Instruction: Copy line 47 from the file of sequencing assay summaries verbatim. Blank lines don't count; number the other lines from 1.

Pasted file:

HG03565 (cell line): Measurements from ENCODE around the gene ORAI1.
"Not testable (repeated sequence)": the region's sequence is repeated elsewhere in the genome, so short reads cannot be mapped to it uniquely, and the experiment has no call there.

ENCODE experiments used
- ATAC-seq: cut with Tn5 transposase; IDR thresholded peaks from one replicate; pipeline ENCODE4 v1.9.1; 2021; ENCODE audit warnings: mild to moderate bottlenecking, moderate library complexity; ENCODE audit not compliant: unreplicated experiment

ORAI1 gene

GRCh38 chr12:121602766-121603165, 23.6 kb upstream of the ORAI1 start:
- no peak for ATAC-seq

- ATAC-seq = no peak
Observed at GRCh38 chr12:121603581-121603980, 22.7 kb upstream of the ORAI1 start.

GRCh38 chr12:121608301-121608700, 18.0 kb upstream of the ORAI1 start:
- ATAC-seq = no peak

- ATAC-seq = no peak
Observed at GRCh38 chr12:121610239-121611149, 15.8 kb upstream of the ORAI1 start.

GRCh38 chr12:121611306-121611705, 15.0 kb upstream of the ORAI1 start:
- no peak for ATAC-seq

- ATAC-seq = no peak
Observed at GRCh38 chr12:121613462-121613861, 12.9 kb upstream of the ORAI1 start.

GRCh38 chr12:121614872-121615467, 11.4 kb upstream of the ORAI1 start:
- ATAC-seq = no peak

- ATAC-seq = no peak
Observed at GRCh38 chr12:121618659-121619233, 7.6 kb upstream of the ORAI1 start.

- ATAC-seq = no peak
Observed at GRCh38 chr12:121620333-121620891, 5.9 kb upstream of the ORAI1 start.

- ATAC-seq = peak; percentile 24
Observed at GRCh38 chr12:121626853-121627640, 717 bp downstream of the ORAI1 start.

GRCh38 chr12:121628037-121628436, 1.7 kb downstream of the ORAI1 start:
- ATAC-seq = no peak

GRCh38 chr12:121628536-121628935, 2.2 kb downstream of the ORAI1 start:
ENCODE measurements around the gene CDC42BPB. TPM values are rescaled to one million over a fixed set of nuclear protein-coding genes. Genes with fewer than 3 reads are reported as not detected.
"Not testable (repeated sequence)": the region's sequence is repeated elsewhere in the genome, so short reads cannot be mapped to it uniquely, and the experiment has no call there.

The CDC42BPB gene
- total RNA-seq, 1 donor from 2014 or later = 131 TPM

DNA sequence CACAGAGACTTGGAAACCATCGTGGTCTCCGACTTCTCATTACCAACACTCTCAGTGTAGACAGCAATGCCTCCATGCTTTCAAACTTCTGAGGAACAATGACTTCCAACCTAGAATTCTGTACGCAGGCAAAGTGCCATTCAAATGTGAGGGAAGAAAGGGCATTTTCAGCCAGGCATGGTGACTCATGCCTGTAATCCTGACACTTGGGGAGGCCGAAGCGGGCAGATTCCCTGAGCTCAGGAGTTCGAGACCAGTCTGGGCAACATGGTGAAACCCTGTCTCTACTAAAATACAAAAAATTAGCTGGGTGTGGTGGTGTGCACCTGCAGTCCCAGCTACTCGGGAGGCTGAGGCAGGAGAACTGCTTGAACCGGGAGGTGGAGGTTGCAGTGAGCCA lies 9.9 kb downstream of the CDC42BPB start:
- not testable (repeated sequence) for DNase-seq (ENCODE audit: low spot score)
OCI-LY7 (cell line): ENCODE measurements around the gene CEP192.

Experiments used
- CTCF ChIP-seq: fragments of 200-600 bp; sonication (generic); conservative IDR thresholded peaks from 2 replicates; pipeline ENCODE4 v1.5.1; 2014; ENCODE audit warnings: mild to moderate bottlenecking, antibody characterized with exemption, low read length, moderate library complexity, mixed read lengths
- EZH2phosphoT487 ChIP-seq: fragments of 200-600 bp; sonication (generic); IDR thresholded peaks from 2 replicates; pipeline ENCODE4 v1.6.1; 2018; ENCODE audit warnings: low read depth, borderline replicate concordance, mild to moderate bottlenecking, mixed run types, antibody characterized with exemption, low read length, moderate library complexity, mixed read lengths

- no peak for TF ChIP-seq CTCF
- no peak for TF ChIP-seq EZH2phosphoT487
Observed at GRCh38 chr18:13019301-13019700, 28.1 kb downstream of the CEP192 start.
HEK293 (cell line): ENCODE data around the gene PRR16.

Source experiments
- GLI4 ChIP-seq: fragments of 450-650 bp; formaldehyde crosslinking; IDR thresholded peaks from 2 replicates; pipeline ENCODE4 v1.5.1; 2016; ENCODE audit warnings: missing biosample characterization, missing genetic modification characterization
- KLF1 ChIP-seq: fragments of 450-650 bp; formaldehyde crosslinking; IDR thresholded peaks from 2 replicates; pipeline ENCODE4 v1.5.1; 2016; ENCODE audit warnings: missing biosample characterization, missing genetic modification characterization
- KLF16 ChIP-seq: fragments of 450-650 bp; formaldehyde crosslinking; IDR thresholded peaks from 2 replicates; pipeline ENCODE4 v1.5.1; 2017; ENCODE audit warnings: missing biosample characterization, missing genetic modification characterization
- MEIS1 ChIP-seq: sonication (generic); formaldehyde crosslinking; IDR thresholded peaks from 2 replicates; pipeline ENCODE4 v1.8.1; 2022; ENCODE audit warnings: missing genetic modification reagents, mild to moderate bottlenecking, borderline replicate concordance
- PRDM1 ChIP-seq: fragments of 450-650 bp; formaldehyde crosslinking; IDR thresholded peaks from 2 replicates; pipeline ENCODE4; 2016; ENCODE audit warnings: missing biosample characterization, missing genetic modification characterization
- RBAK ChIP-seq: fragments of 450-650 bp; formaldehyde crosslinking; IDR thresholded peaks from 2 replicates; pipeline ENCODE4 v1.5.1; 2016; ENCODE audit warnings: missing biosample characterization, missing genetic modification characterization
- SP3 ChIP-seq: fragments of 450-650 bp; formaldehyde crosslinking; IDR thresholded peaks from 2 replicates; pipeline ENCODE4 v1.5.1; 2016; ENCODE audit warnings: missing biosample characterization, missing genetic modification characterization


- MEIS1 ChIP-seq: sonication (generic); formaldehyde crosslinking; IDR thresholded peaks from 2 replicates; pipeline ENCODE4 v1.8.1; 2022; ENCODE audit warnings: missing genetic modification reagents, mild to moderate bottlenecking, borderline replicate concordance